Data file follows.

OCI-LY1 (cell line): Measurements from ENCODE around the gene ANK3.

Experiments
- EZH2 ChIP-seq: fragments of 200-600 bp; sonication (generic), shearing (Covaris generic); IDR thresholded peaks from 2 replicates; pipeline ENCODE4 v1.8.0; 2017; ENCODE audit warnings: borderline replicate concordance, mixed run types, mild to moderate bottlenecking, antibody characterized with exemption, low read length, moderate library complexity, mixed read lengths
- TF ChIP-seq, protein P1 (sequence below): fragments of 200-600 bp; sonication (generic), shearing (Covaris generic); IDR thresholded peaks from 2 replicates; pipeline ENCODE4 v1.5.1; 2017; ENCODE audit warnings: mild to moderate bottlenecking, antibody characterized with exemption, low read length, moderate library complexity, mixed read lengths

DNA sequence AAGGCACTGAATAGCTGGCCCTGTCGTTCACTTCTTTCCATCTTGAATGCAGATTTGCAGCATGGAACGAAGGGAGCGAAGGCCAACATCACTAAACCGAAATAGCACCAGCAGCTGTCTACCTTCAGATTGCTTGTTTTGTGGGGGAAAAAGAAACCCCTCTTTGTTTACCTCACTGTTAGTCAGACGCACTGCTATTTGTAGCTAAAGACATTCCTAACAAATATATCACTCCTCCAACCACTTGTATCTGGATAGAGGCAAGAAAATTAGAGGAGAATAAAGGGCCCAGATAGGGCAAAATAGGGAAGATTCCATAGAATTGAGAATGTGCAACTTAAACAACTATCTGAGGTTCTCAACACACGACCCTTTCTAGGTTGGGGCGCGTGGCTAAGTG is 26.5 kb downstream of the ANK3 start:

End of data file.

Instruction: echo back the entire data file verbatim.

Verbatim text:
OCI-LY1 (cell line): Measurements from ENCODE around the gene ANK3.

Experiments
- EZH2 ChIP-seq: fragments of 200-600 bp; sonication (generic), shearing (Covaris generic); IDR thresholded peaks from 2 replicates; pipeline ENCODE4 v1.8.0; 2017; ENCODE audit warnings: borderline replicate concordance, mixed run types, mild to moderate bottlenecking, antibody characterized with exemption, low read length, moderate library complexity, mixed read lengths
- TF ChIP-seq, protein P1 (sequence below): fragments of 200-600 bp; sonication (generic), shearing (Covaris generic); IDR thresholded peaks from 2 replicates; pipeline ENCODE4 v1.5.1; 2017; ENCODE audit warnings: mild to moderate bottlenecking, antibody characterized with exemption, low read length, moderate library complexity, mixed read lengths

DNA sequence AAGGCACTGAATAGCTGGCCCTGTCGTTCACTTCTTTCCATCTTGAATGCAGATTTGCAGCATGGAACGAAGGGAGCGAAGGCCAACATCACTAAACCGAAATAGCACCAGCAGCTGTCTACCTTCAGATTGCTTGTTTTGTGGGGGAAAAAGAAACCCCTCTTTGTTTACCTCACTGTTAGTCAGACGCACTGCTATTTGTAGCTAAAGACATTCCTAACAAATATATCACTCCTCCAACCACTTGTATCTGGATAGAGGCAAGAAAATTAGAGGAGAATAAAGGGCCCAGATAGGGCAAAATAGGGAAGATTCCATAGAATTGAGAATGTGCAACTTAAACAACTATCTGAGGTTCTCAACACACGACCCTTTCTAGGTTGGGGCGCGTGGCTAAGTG is 26.5 kb downstream of the ANK3 start: